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First cell therapy for type 1 diabetes approved for use in the US


Cellular therapy has been approved for treating type 1 diabetes

Shutterstock/Giovanni Cancemi

The first cellular therapy for type 1 diabetes was approved by the US Food and Drug Administration (FDA) on 28 June. The drug, called Lantidra, is an infusion of insulin-producing pancreatic cells from a deceased donor. It is the first treatment approved for people with type 1 diabetes who cannot regulate their blood sugar levels using standard insulin shots or infusions.

Type 1 diabetes is a chronic condition in which the body’s immune system mistakenly attacks cells in the pancreas that produce insulin. The hormone helps stabilise blood sugar levels by moving glucose out of the blood and into cells for energy. People with the condition must check their blood sugar levels several times a day and administer insulin accordingly to keep these levels in a safe range.

However, some people with type 1 diabetes struggle to prevent high blood sugar levels using insulin without overcorrecting to overly low blood sugar levels, causing hypoglycaemia. Others can also develop hypoglycaemia unawareness, which is when someone is unable to notice drops in blood sugar and, as a result, cannot intervene to stop it from falling even further.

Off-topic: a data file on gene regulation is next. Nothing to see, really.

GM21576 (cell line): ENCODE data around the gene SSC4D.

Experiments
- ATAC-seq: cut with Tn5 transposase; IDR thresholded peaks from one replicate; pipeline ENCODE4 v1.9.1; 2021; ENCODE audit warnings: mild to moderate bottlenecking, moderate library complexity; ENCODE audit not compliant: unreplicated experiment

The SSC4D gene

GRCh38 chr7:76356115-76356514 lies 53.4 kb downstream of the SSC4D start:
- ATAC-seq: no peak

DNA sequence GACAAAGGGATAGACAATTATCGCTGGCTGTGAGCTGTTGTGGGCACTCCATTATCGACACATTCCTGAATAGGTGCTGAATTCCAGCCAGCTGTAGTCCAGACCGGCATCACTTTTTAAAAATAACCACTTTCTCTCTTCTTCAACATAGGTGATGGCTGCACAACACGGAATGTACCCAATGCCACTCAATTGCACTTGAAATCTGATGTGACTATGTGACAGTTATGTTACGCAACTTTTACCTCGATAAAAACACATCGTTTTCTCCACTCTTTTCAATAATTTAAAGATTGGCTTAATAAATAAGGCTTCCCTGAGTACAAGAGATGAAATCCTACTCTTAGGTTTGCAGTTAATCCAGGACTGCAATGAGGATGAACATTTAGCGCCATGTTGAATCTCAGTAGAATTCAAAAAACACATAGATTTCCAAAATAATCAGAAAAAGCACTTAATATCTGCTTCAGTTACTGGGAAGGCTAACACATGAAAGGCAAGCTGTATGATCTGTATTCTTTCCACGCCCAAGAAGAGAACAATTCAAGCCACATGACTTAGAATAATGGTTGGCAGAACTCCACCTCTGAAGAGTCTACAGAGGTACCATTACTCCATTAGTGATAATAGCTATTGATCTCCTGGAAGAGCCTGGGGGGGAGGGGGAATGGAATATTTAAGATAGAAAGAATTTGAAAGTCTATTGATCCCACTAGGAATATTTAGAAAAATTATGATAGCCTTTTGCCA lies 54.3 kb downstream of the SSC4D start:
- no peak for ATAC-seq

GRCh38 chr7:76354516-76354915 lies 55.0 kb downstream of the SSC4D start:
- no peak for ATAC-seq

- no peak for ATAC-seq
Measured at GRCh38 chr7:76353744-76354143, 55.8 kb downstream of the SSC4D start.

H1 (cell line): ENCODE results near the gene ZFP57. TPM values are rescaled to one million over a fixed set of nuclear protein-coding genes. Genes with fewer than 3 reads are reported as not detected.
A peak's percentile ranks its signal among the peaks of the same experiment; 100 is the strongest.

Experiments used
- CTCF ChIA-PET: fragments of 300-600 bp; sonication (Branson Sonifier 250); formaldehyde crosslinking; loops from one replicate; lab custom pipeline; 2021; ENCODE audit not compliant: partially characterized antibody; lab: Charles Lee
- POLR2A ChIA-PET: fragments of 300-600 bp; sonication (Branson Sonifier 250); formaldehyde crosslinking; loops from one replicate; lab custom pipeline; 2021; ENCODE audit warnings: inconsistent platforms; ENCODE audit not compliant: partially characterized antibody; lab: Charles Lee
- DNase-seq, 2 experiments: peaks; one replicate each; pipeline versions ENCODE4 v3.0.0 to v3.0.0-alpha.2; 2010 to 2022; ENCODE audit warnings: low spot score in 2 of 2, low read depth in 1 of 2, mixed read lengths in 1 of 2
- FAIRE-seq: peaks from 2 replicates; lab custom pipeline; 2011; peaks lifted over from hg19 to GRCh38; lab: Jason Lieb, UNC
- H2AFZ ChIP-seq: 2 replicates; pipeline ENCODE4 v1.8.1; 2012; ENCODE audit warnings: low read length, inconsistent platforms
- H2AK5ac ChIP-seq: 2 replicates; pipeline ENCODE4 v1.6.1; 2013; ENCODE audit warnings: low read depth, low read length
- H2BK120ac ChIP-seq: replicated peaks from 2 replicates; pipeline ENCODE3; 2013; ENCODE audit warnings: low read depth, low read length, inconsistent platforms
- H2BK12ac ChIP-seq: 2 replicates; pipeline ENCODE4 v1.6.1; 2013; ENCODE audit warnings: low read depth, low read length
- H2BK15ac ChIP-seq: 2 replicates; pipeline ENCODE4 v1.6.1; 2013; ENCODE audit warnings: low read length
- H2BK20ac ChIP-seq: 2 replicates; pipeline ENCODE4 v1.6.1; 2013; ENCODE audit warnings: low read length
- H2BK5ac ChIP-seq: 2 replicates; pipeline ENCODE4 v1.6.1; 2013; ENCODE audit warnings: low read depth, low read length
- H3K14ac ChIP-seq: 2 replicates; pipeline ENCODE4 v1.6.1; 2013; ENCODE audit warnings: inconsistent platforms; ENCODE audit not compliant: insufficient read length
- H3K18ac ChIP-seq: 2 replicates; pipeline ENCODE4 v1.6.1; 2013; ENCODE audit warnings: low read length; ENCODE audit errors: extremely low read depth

“Severe hypoglycemia is a dangerous condition that can lead to injuries resulting from loss of consciousness or seizures,” said Peter Marks at the FDA’s Center for Biologics Evaluation and Research in a press release. “Today’s approval, the first-ever cell therapy to treat patients with type 1 diabetes, provides individuals living with type 1 diabetes and recurrent severe hypoglycemia an additional treatment option to help achieve target blood glucose levels.”

Lantidra is a single infusion that delivers donor pancreatic cells into the main vein of the liver. Those who receive it must take immunosuppressing medications to prevent their immune system from damaging the donor cells, which secrete insulin. It is currently approved for adults with type 1 diabetes who experience repeated episodes of severely low blood sugar despite intense diabetes management and education.

The FDA made its decision based on two clinical trials in which 30 participants received between one and three infusions of the drug. About 70 per cent of them no longer needed to take insulin for a year or more after the infusion, and 30 per cent did not need to take it for more than five years.


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